The Alaska Highway took us as far as Carcross, Yukon (having seen a brown bear en route) when we decided to detour once again as we dipped south into the coastal towns of Skagway and Haines.
Going to Skagway meant driving through the Chilkoot and White Passes, first through the Yukon, then through B.C. before crossing into Alaska at the summit. We were totally unprepared for the sparkling, dramatic beauty of the jagged, white-topped mountains, and the still-frozen lakes and moon-like landscape near the summit. (apparently, many from Whitehorse have summer cabins in this area)
We arrived in Skagway on a “2-cruise ship day” which meant a relatively quiet downtown. (Apparently, best to avoid Skagway on a 4-cruise ship day!) The downtown area of Skagway is full of restored historic buildings and is largely framed around the Kondike gold rush of 1898 and mainly serves the cruise ships. The population is only about 1,000 people yet they can have 10,000 people pouring off of cruise ships on any given day. It is also the terminus of the Yukon-White Pass railway, one of the few remaining narrow-gauge railways in the world. It wasn’t running when we were there due to a mudslide somewhere along the tracks. The first campsite was waterside right next to the harbour and the cruise ships. Our only beef with these Alaskan coastal towns is that given that the residents mostly access their needs and services in Canada (Whitehorse), and that they are so heavily supported by Canadians, there is almost no-one that will accept Canadian currency. Yet, they expect Yukon to readily trade in U.S. dollars. Not very reciprocal.
We pulled out our bikes to explore beyond the townsite (on a 4 cruise-ship day), riding out to the Gold Rush Cemetery and Reid Falls, then crossing the river for some trail riding and hiking out to a viewpoint.
The second campsite was on the Dyea flats at the next inlet, accessed by a gravel road and is by the Dyea historic site (including the landslide cemetery). A great place for modern prospector Stuart to have a nap.
Lest y’all think we’re only fair-weather hikers, we braved a 4-mile hike on the Chilkoot Trail in the rain with bear activity all around us. I guess our bear bells worked as we never saw any bears on the trail, just fresh evidence of their presence!
We took the ferry from Skagway to Haines: the boarding procedure would make a super comedy film and makes B.C. Ferries look highly slick and efficient. An hour’s ferry ride took us to Haines and felt much like landing on a Gulf Island, except for being ringed by high, jagged, snow-capped mountains.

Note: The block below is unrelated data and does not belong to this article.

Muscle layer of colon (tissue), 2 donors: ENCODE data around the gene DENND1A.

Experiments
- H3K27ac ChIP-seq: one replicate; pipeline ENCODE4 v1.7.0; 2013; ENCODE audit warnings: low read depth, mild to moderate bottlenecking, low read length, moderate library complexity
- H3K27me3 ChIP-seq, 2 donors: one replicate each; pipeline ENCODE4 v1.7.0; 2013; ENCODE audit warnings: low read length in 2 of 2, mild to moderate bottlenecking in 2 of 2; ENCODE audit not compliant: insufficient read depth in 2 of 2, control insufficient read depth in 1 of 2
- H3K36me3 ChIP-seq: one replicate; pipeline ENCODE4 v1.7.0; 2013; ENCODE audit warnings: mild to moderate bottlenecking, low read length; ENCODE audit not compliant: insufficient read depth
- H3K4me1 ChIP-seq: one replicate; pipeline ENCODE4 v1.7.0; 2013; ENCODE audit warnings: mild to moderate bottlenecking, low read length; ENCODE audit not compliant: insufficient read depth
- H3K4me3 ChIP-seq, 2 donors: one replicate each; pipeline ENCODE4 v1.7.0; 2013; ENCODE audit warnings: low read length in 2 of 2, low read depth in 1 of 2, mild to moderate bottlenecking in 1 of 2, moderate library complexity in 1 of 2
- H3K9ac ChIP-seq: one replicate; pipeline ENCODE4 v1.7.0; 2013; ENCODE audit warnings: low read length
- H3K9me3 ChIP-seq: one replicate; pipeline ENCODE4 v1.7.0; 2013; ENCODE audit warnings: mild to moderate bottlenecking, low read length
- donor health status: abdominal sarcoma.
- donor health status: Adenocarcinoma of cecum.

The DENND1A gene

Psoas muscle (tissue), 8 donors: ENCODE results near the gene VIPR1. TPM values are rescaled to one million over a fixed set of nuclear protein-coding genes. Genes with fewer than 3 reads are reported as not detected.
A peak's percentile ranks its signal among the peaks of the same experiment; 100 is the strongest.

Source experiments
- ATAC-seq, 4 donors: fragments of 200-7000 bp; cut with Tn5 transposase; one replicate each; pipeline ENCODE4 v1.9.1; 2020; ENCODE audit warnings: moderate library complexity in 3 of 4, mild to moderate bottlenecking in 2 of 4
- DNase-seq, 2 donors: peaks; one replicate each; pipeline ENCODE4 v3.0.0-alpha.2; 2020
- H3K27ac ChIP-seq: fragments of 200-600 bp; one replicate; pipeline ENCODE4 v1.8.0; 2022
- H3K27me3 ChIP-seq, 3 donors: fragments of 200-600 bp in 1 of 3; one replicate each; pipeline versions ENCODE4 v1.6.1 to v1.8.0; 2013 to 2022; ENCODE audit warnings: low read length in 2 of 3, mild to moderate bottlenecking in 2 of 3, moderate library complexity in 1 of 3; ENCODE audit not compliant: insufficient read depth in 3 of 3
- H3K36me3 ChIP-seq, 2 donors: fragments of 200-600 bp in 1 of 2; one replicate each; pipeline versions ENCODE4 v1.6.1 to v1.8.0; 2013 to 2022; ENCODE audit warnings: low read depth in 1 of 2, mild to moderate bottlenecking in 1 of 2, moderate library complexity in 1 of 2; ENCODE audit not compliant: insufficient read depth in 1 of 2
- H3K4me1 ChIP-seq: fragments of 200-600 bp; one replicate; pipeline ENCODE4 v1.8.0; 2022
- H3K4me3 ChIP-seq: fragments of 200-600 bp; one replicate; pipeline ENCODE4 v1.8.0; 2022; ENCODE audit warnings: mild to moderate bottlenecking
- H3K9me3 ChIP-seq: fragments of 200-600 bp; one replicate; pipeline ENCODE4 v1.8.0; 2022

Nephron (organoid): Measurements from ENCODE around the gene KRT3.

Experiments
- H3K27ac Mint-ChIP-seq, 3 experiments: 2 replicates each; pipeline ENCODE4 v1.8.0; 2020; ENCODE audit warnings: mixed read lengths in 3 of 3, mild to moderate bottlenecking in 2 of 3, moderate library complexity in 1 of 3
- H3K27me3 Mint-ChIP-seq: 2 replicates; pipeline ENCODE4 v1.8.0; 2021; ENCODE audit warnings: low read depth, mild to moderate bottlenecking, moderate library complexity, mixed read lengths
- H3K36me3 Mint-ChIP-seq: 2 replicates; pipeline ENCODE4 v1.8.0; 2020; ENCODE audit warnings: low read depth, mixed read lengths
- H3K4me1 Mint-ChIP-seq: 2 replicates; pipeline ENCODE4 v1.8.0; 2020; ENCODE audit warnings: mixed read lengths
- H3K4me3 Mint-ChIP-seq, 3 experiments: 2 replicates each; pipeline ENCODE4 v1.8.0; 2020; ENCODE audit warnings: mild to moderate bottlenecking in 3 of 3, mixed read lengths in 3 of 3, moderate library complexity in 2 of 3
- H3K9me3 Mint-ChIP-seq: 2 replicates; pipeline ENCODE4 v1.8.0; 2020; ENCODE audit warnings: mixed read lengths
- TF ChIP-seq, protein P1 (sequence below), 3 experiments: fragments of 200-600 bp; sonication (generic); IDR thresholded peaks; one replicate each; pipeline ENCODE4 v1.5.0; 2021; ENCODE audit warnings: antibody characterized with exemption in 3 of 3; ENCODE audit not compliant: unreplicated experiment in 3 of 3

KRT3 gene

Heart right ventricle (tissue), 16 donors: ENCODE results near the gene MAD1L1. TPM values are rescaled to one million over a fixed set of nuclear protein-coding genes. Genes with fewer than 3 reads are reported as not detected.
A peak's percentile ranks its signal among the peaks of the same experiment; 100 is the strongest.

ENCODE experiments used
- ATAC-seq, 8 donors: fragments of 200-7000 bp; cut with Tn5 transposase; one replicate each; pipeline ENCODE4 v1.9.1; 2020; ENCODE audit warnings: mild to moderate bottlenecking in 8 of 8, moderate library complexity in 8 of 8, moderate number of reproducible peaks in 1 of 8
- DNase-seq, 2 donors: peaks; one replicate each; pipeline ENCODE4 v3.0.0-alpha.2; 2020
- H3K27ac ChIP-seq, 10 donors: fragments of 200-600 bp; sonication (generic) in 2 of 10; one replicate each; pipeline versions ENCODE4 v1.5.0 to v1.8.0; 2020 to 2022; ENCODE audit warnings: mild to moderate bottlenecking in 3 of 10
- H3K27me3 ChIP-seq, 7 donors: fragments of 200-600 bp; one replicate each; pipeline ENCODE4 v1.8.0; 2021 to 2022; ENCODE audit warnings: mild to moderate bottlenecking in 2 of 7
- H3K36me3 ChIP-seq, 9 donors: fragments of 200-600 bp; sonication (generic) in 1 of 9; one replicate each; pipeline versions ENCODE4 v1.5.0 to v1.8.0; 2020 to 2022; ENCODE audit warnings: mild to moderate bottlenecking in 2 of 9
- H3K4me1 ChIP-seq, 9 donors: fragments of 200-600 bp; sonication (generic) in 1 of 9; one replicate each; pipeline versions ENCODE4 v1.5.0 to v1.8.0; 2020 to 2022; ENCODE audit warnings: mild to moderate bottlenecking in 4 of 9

The vibe of Haines was also like the Gulf Islands, much less touristed, and somehow, more authentic for what is primarily a fishing area and a staging area for the Chilkoot Trail. Apparently, they see a large cruise ship only once a week; most of the “cruisers” come by very small, yacht-sized boats.
Having an oceanside campsite once again, we experienced late night sun-tipped mountains and large, butter-tender shrimp caught that morning.
We explored by van, with a short walk along a point that was full of wildflowers…
…and explored by bike with both morning and evening excursions around each side of the bay.
There was also the historic Fort Seward site that is now both a cultural centre (totem carvings etc.) and a working area but without the restorations of more touristed areas.
Along the Haines highway back to Canada, we first stopped at the Klukwan First Nations community for their cultural centre, but being a Sunday, it was closed.
Then on to the border (first B.C., then Yukon) where there must be very little traffic as we had about a 15-minute conversation with the Canadian border guard, a lady from Langley, B.C. As we drove up through the pass, we experienced a continuous corridor of white-capped, jagged mountains on our way to Haines Junction.